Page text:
By William Madouk Garang
The European Union (EU) and the Swedish government have injected $6 million dollar (SSP 7,179,600) into the newly established multi-Donor Transition Trust Fund (MDTTF) for South Sudan.
The European Union contributed $3.2 million (EUR 3 million) while Sweden pumped in $2.9 million (SEK 30 million) into the trust reserve that is administered by the World Bank.
Speaking during the signing ceremony, the EU Ambassador, Timo Olkkonen said it’s vital to contribute to multi donor trust fund to support transition from humanitarian to development-oriented approach.
“We sincerely hope this program will enable the government to mobilize and allocate more of its own resources toward key sectors benefiting the population – such as health and education and that these resources will be managed efficiently and responsibly,” Olkkonen said.
“South Sudan is now at a pivotal juncture in its transition process. And it is crucial that it steps up reforms to strengthen governance and institutions, improve service delivery and strengthen the social contract in the country,” he added.
The head of the Embassy of Sweden in Juba, Tomas Brundin noted that Sweden government donated 2.9 million as a support to the country to recover its economy.
“Sweden’s contribution of around 2.9 million represents a serious effort to help South Sudan get to the right place; by enhancing the government’s responsibility for service delivery,
“Improving public financial accountability and promoting progressive economic reforms that contribute to sustainable economic development in line with the peace agreement is one of the key focus,” envoy Brundin said.
Meanwhile, Firas Raad, World Bank Country manager for South Sudan expressed gratitude to the partners for their strong commitment to the Multi donor transitional trusted fund.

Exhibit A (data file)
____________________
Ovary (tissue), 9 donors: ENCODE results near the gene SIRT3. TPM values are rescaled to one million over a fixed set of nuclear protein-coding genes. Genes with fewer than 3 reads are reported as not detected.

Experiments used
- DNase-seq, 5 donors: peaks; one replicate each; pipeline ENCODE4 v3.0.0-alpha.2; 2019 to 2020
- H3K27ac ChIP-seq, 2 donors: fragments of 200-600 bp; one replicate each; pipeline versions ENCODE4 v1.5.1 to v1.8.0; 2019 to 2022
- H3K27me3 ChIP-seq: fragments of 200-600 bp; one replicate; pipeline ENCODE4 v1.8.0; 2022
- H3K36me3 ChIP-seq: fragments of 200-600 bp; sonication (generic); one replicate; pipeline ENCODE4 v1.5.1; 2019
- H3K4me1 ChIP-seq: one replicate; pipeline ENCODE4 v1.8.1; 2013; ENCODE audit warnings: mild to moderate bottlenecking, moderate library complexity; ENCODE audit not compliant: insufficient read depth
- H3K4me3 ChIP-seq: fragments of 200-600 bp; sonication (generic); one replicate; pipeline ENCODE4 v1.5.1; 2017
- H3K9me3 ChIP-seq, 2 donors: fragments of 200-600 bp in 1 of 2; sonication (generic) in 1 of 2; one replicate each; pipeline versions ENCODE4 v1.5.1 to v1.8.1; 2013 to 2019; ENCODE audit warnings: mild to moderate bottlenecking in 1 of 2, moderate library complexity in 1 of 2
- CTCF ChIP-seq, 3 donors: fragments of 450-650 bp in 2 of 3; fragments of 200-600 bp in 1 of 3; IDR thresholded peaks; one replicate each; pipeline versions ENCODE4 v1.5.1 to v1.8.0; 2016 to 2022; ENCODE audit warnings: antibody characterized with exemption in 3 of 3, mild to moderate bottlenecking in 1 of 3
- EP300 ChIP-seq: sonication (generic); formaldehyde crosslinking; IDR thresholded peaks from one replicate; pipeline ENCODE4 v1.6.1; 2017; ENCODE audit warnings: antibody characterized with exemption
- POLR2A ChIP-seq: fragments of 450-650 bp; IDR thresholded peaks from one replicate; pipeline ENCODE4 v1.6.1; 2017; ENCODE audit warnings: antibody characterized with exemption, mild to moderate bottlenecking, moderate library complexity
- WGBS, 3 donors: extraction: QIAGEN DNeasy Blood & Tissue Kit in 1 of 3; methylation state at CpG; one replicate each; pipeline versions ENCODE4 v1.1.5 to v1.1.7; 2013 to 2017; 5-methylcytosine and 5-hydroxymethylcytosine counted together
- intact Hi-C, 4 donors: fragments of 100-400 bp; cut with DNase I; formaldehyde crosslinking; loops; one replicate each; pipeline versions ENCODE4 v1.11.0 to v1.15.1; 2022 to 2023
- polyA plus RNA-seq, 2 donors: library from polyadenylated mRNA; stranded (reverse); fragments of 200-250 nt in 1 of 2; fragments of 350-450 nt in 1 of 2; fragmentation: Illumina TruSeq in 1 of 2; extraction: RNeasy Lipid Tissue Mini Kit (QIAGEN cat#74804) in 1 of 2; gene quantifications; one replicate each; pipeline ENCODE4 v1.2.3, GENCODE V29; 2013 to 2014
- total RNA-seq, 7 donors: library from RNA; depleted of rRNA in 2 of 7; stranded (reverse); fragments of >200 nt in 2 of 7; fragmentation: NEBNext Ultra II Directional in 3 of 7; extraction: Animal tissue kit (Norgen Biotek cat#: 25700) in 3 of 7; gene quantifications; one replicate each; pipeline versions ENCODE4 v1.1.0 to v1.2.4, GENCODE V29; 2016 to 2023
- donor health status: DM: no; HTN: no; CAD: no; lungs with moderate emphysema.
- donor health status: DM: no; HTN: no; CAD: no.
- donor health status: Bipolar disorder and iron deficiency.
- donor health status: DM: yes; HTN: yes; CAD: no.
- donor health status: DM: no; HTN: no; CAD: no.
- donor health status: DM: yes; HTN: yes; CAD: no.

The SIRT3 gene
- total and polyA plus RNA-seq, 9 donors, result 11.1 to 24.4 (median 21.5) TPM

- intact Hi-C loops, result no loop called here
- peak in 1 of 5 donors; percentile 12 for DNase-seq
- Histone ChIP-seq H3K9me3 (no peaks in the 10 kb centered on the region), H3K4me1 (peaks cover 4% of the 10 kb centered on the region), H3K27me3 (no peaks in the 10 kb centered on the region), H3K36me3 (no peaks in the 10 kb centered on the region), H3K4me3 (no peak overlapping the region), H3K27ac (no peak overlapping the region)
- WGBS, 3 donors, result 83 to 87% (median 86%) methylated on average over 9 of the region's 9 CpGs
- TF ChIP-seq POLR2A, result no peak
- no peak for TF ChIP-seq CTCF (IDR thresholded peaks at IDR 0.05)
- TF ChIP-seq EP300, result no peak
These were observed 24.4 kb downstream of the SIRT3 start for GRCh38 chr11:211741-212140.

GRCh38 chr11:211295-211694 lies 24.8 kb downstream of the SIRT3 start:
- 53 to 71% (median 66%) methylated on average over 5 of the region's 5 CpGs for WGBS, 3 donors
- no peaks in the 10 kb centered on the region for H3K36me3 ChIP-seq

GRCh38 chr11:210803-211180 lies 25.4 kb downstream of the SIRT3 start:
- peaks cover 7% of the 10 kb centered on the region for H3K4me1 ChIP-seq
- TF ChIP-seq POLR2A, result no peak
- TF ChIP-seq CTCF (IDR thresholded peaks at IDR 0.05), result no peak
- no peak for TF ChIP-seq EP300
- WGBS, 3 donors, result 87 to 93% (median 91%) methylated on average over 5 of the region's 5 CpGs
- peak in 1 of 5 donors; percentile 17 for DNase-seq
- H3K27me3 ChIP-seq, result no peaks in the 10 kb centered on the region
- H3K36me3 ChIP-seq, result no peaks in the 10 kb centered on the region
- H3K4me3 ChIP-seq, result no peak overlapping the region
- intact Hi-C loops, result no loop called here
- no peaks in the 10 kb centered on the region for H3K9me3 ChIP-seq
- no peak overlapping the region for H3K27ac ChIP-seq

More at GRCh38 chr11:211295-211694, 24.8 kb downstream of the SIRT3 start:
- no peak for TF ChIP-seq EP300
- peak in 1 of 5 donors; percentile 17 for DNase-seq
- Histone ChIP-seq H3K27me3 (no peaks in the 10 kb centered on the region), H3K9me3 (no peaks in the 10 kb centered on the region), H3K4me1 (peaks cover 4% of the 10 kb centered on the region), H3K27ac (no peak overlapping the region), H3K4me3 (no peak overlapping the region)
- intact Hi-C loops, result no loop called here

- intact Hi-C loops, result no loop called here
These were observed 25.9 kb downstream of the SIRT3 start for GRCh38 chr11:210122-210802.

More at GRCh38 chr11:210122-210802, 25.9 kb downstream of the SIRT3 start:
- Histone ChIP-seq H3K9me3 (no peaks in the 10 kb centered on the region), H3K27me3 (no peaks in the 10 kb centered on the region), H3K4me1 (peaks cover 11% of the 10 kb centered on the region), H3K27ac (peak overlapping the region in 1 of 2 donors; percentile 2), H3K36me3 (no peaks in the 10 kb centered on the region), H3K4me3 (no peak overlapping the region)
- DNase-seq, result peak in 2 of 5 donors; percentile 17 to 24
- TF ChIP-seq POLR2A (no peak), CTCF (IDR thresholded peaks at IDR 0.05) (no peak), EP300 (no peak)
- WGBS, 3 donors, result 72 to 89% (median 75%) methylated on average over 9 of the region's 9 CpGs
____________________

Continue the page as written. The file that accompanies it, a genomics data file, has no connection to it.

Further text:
“We hope that this new World Bank –administered multi-donor Trust Fund will help catalyze change in South Sudan by enhancing public sector effectiveness and helping to build an enabling environment for growth, job creation and poverty reduction,” Raad said.
“From our experience in South Sudan, we know that trust funds are not answers; however, with this targeted effort; we believe we can help advance the development agenda,” he expressed.
The MDTTF aims to provide funding for critical capacity-building in key government institutions and to help create an enabling environment for inclusive economic growth.
It also aims to serve as a platform for coherent policy dialogue between the government of South Sudan and development partners on core economic and governance reform priorities.
The MDTTF will implement its activities for an initial four-year period using a phased approach that is aligned with the Government’s national development strategy.
The approach will also be informed by the comparative advantage of the World Bank Group and supported by the contributing donors. The Fund will be governed by a Partnership Council comprised of contributing donors and co-chaired by the World Bank and South Sudan’s Minister of Finance and Planning.
The first MDTTF activities are expected to be endorsed at an inaugural Partnership Council meeting scheduled for March 2023.